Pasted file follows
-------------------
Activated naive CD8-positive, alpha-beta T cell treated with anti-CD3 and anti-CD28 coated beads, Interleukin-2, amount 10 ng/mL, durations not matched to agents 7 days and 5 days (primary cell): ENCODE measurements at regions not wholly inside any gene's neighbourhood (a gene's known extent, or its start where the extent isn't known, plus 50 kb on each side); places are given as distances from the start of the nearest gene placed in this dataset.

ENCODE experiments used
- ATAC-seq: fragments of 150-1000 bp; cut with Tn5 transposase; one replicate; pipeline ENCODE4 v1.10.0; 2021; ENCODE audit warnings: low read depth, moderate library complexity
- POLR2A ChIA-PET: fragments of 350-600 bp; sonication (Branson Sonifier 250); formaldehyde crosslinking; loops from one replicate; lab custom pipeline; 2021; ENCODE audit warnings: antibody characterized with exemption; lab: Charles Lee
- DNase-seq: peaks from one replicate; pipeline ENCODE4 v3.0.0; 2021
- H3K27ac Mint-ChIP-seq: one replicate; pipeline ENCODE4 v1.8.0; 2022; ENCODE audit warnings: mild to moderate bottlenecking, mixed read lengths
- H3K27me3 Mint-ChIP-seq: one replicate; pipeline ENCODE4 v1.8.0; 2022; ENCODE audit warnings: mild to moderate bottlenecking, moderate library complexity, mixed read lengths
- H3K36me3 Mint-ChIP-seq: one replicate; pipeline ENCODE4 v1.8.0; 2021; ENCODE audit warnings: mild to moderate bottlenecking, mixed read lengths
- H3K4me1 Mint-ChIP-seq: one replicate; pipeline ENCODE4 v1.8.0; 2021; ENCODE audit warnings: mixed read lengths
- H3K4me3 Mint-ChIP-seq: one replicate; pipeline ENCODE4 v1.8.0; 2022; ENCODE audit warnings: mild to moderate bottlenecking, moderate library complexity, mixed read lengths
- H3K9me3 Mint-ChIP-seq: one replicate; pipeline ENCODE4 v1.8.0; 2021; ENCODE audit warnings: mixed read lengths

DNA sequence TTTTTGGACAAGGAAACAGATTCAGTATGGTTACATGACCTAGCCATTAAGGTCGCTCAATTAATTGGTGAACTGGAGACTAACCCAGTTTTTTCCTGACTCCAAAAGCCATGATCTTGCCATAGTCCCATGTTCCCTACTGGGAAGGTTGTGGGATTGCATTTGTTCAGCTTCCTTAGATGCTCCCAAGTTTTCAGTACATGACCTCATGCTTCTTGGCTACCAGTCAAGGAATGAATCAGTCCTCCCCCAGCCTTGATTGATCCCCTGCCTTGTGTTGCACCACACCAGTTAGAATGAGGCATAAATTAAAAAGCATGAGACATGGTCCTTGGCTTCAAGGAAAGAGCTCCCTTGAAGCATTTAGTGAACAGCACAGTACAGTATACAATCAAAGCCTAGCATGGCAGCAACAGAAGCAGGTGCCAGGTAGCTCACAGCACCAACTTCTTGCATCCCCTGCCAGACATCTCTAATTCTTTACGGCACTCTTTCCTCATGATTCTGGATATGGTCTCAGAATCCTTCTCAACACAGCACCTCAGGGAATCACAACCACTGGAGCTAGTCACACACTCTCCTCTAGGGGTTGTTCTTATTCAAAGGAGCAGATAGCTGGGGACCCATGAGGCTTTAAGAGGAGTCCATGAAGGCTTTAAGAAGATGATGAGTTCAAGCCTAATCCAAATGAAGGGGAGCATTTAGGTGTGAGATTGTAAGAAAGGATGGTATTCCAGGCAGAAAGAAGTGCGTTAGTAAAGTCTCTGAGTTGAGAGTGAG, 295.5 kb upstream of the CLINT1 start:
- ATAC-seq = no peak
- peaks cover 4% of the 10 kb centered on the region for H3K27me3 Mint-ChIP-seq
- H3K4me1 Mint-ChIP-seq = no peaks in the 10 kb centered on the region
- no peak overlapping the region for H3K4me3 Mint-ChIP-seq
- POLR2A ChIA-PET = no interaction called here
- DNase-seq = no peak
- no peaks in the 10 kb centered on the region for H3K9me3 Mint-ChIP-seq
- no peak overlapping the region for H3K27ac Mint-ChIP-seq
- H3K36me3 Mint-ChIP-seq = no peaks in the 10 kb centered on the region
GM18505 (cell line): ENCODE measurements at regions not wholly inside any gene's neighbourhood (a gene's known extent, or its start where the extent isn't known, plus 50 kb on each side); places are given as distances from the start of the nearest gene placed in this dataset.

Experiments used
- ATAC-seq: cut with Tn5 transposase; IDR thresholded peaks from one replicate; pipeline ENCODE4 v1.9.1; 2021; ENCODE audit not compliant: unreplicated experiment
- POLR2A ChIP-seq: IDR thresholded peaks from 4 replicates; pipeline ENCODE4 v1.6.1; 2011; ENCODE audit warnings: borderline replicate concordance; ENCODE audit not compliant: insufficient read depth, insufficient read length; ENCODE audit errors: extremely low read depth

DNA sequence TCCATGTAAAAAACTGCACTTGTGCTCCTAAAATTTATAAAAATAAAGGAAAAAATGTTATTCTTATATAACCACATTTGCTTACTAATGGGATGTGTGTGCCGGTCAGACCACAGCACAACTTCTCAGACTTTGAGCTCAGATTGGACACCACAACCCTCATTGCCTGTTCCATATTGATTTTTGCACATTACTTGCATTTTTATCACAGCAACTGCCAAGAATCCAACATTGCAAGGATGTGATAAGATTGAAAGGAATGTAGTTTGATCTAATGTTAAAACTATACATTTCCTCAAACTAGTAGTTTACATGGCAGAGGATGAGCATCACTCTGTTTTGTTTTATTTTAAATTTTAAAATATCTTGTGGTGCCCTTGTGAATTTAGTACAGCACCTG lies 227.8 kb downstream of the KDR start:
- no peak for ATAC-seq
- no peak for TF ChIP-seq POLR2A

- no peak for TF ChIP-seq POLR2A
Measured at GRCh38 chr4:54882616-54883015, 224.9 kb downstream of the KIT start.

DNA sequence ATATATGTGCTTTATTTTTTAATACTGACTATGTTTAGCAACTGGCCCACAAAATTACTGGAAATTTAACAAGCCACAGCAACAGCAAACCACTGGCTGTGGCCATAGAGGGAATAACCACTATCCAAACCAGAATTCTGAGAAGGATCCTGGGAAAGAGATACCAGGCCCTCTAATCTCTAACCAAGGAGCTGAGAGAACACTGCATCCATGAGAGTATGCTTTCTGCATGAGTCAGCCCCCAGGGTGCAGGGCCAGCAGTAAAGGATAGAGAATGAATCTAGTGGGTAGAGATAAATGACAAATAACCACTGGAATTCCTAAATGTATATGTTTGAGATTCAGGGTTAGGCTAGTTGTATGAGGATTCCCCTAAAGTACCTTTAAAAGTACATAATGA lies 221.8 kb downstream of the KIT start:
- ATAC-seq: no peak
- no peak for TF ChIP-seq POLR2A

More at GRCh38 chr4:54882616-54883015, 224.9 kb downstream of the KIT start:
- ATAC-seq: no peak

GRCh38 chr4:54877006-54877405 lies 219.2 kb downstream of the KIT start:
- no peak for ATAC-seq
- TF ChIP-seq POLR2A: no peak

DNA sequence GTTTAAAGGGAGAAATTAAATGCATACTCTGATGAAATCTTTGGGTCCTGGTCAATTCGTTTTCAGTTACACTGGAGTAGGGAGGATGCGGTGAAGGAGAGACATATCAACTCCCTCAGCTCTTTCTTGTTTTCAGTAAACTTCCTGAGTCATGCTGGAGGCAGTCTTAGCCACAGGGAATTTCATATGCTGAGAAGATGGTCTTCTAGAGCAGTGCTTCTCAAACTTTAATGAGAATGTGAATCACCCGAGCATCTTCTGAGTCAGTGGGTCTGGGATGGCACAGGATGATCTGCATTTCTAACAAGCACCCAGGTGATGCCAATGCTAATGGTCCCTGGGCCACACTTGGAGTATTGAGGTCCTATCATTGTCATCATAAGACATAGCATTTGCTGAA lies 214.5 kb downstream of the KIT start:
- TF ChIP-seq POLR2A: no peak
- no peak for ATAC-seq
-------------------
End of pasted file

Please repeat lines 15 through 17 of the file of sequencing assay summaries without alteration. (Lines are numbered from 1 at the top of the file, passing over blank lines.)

- H3K4me1 Mint-ChIP-seq = no peaks in the 10 kb centered on the region
- no peak overlapping the region for H3K4me3 Mint-ChIP-seq
- POLR2A ChIA-PET = no interaction called here